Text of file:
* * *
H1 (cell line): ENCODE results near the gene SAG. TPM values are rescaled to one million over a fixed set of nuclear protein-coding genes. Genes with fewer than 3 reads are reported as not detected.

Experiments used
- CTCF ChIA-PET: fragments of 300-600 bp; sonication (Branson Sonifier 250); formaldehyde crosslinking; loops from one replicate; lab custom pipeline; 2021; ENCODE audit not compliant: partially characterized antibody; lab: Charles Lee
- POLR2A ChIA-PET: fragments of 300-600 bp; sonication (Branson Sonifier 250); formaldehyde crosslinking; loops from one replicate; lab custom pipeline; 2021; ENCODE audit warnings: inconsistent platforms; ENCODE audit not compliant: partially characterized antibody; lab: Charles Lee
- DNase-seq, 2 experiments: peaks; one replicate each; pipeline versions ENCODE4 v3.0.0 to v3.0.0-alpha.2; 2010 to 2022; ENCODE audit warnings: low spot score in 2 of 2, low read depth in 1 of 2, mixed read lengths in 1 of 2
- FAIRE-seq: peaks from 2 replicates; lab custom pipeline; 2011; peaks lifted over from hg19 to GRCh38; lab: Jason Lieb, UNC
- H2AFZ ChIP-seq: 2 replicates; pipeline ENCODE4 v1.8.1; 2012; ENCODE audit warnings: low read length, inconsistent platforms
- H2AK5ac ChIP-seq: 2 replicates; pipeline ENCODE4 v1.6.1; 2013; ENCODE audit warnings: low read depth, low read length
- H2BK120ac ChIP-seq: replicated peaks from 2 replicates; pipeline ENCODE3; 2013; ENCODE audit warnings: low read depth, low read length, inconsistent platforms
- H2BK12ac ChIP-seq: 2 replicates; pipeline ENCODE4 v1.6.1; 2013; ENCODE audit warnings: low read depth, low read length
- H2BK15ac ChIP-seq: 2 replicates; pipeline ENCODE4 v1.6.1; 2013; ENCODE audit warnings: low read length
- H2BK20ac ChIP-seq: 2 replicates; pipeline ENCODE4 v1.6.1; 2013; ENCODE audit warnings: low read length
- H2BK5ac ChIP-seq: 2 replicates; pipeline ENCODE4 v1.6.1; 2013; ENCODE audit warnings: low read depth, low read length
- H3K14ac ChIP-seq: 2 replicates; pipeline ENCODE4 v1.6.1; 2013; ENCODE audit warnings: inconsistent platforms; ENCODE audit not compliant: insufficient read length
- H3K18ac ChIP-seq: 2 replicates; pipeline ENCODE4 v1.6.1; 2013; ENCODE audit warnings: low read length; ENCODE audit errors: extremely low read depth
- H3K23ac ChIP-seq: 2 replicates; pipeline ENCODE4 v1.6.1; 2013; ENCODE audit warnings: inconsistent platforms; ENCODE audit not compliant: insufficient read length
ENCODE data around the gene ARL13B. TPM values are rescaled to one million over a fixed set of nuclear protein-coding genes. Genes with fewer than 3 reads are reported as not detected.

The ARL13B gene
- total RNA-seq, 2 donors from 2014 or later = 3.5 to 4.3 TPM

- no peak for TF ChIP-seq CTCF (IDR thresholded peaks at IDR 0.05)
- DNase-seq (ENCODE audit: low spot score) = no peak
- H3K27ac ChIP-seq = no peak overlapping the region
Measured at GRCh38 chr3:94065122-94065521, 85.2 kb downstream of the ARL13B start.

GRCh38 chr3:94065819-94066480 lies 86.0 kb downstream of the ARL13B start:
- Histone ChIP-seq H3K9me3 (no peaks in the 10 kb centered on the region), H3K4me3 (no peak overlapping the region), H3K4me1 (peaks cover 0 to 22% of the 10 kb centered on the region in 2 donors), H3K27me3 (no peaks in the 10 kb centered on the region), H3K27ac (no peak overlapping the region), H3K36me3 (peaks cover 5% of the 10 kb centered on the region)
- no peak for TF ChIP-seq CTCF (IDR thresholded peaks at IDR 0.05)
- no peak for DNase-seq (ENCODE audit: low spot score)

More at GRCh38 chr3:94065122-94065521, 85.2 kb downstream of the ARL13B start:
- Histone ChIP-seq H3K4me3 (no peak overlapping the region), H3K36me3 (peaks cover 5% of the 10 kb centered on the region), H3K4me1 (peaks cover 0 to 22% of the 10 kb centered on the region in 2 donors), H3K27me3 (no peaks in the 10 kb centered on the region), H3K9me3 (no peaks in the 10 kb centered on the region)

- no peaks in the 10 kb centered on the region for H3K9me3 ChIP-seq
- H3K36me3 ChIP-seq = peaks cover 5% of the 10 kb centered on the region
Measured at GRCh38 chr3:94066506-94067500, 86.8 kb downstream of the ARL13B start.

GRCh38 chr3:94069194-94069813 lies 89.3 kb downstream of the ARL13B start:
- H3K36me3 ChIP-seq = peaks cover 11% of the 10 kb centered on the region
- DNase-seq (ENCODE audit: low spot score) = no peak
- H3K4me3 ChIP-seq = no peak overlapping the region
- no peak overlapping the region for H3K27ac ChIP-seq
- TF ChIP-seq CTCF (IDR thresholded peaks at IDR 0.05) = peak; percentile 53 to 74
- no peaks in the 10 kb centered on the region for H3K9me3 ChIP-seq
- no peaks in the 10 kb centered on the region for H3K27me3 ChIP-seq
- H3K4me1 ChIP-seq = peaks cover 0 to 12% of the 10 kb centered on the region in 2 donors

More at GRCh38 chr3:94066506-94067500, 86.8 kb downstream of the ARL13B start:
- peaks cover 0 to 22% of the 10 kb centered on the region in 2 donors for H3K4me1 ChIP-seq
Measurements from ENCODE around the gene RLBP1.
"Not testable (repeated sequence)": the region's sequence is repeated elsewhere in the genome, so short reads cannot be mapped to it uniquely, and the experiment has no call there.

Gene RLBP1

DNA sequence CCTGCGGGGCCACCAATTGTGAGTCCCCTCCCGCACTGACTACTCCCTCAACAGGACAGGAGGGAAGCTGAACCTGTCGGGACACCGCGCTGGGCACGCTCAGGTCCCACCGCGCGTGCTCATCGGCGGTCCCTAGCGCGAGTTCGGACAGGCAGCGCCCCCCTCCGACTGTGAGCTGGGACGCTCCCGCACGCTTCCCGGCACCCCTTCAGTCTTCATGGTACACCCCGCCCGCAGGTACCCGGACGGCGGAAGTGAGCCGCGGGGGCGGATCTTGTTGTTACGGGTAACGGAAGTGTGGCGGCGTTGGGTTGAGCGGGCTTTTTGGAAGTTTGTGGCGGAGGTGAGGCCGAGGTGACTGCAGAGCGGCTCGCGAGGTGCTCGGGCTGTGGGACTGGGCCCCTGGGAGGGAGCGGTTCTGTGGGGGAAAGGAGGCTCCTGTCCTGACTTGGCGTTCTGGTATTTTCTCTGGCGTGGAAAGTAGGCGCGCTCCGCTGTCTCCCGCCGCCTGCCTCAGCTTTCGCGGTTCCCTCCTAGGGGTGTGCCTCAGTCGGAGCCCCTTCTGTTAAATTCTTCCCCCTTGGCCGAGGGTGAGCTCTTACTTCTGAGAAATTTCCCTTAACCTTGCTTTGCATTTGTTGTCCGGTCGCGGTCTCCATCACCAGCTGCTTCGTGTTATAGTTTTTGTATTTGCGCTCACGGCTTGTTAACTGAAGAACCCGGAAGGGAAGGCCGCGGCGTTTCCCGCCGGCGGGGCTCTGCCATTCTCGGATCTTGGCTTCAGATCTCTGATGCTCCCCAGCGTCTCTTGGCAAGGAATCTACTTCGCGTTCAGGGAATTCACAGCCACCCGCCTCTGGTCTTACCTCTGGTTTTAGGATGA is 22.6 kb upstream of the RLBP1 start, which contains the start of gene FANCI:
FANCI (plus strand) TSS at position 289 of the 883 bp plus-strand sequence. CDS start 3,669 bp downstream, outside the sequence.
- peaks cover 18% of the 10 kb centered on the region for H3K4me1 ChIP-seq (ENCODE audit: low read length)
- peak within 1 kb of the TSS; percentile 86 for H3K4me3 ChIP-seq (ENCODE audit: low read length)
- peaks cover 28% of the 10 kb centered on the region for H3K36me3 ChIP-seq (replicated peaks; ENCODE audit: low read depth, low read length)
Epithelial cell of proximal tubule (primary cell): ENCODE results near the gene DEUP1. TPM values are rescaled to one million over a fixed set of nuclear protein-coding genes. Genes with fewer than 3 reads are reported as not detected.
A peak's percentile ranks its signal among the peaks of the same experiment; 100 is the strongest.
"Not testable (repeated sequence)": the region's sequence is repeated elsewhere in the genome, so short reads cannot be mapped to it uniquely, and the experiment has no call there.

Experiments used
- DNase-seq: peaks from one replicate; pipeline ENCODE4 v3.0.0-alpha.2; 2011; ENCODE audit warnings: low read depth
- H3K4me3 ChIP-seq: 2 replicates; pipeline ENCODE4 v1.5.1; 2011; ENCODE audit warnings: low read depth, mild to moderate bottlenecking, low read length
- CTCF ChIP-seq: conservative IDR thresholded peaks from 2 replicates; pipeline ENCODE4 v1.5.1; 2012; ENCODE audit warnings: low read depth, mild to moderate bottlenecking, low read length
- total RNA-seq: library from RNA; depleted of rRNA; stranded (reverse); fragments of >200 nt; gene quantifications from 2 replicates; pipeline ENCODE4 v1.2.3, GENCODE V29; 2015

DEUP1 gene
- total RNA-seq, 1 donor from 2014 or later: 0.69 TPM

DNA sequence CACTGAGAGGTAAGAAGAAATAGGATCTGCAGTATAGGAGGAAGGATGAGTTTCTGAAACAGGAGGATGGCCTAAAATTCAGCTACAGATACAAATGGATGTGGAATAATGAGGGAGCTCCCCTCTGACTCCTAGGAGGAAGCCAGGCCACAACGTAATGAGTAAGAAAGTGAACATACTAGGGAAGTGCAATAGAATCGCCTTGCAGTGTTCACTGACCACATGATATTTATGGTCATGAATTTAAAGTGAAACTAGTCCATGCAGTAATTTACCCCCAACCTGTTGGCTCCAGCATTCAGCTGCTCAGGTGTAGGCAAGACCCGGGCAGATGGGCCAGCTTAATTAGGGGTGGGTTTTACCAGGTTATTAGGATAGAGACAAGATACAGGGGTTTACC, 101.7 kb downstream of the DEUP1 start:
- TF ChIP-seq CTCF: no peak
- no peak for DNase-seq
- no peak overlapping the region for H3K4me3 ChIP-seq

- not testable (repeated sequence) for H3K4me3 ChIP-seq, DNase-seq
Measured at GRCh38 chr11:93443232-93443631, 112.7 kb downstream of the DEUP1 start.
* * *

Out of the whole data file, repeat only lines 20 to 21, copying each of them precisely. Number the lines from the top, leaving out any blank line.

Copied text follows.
- no peak for TF ChIP-seq CTCF (IDR thresholded peaks at IDR 0.05)
- DNase-seq (ENCODE audit: low spot score) = no peak